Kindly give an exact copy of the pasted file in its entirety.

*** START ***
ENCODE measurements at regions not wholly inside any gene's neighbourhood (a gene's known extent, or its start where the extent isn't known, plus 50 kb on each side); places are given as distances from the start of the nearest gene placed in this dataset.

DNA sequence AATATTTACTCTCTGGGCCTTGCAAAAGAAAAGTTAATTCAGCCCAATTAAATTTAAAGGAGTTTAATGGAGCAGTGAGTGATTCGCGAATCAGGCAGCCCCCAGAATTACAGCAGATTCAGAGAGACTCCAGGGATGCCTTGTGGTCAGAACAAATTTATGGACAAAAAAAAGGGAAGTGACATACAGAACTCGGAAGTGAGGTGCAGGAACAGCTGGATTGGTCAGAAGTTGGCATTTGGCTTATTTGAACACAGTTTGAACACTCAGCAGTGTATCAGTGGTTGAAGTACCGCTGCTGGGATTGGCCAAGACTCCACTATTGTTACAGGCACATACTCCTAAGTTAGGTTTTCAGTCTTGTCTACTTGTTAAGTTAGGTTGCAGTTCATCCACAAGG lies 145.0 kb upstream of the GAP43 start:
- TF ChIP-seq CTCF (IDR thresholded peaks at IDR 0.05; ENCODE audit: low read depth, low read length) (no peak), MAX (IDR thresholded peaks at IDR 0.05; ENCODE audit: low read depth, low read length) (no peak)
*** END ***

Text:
ENCODE measurements at regions not wholly inside any gene's neighbourhood (a gene's known extent, or its start where the extent isn't known, plus 50 kb on each side); places are given as distances from the start of the nearest gene placed in this dataset.

DNA sequence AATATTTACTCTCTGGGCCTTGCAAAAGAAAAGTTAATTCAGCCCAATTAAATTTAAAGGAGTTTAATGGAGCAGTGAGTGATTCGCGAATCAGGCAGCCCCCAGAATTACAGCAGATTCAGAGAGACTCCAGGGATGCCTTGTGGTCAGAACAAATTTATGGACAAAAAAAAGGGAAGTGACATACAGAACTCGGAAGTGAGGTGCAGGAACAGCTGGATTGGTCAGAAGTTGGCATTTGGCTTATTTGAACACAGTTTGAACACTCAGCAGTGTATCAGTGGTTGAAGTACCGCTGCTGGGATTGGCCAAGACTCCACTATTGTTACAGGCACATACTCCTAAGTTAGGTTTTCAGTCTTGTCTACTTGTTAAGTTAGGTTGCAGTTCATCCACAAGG lies 145.0 kb upstream of the GAP43 start:
- TF ChIP-seq CTCF (IDR thresholded peaks at IDR 0.05; ENCODE audit: low read depth, low read length) (no peak), MAX (IDR thresholded peaks at IDR 0.05; ENCODE audit: low read depth, low read length) (no peak)